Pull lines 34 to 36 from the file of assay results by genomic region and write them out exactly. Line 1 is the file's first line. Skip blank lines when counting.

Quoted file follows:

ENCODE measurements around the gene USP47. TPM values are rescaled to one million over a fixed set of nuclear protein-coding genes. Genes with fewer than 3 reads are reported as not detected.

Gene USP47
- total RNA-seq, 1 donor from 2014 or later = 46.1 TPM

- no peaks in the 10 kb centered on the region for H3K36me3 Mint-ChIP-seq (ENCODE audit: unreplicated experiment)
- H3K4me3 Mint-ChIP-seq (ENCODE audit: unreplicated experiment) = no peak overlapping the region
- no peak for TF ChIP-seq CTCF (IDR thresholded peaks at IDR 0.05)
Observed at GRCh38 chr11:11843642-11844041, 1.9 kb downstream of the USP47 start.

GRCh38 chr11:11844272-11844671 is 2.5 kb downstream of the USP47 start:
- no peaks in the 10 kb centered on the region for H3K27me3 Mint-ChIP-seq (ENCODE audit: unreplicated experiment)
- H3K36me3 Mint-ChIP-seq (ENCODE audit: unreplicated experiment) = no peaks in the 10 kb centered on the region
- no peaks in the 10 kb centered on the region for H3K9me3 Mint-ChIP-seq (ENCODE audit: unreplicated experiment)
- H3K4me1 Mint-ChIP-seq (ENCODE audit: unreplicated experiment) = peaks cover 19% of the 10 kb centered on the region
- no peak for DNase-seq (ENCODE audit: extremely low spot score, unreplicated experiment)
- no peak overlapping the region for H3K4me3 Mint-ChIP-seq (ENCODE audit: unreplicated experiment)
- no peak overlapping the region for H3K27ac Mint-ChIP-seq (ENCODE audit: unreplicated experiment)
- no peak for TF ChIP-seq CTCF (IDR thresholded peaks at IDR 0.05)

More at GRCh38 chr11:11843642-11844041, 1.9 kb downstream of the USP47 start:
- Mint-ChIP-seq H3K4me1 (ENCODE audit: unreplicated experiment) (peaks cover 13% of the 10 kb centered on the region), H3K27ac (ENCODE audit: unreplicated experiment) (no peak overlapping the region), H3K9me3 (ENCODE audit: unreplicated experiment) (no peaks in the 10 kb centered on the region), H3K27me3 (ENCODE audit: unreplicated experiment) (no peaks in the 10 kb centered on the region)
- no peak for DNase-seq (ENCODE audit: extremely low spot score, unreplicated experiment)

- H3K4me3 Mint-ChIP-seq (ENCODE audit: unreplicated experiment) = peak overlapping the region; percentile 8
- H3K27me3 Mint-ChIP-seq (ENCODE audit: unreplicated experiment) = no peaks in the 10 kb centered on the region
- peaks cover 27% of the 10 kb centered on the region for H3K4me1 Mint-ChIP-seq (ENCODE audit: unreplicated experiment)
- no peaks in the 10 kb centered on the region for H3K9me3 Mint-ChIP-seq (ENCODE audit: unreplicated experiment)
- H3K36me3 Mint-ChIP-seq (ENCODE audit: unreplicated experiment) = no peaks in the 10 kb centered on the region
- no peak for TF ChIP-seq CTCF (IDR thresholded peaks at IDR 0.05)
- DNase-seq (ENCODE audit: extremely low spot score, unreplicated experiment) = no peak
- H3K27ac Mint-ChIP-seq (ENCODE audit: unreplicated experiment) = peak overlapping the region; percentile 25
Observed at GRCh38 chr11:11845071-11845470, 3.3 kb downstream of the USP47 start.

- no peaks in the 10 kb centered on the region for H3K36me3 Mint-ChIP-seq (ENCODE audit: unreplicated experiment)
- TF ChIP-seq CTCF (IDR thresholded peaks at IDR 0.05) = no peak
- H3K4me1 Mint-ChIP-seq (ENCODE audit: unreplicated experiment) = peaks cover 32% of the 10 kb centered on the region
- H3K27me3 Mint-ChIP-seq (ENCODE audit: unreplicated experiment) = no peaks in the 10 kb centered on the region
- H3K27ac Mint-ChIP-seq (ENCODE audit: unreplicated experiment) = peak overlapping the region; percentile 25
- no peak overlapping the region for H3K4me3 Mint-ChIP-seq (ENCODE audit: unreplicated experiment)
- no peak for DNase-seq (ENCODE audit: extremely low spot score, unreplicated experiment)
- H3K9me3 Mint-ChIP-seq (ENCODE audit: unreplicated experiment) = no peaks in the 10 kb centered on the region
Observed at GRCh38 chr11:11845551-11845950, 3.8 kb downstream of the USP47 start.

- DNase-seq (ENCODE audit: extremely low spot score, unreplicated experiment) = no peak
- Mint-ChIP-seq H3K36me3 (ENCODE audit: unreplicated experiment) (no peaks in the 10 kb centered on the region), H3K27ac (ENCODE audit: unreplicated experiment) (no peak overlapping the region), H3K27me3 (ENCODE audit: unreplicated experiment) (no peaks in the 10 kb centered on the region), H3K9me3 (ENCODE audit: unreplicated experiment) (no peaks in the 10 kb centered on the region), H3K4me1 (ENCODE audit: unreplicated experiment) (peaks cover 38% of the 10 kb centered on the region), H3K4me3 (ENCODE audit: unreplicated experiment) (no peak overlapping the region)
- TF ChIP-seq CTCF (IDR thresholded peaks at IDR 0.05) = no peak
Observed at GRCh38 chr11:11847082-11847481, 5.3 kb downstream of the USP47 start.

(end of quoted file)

- no peak overlapping the region for H3K4me3 Mint-ChIP-seq (ENCODE audit: unreplicated experiment)
- no peak for DNase-seq (ENCODE audit: extremely low spot score, unreplicated experiment)
- H3K9me3 Mint-ChIP-seq (ENCODE audit: unreplicated experiment) = no peaks in the 10 kb centered on the region